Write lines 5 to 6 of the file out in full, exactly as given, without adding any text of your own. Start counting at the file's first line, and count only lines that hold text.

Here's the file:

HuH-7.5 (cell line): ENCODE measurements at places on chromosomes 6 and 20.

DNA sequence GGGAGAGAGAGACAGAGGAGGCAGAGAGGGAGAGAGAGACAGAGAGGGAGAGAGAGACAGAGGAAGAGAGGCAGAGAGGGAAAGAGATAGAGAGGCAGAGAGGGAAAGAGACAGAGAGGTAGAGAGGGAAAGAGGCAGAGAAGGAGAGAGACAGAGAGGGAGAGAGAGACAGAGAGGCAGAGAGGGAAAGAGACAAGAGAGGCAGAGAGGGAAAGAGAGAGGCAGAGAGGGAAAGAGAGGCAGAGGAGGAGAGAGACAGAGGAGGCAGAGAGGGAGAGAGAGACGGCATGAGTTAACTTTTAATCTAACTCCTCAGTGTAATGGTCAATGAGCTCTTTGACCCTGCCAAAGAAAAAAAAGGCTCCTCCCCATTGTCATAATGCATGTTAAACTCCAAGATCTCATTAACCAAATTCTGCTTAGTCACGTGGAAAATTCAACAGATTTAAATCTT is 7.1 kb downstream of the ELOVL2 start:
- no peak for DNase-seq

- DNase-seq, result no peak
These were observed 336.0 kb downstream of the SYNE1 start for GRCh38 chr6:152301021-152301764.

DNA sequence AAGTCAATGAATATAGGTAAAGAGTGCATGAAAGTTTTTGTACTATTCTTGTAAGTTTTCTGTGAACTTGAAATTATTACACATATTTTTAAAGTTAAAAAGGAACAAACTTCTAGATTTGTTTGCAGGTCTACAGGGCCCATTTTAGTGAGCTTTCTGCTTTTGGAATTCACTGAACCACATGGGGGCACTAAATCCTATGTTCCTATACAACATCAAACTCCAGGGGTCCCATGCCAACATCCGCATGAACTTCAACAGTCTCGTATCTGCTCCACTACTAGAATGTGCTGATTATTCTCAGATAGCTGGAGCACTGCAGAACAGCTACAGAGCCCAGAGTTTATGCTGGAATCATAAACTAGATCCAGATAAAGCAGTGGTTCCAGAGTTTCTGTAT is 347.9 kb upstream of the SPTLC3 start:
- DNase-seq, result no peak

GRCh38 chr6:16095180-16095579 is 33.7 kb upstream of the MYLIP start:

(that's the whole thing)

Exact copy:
These were observed 336.0 kb downstream of the SYNE1 start for GRCh38 chr6:152301021-152301764.

DNA sequence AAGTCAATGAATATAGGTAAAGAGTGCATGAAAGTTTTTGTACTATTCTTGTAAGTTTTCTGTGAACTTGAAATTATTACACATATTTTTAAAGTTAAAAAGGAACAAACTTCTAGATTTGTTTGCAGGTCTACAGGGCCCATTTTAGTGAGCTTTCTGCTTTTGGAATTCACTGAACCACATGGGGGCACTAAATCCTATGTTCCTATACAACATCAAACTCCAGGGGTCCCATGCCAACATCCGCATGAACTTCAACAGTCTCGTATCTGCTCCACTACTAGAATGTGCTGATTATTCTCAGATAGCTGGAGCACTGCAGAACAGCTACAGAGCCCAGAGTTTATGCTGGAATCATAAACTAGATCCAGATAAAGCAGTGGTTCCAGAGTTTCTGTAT is 347.9 kb upstream of the SPTLC3 start: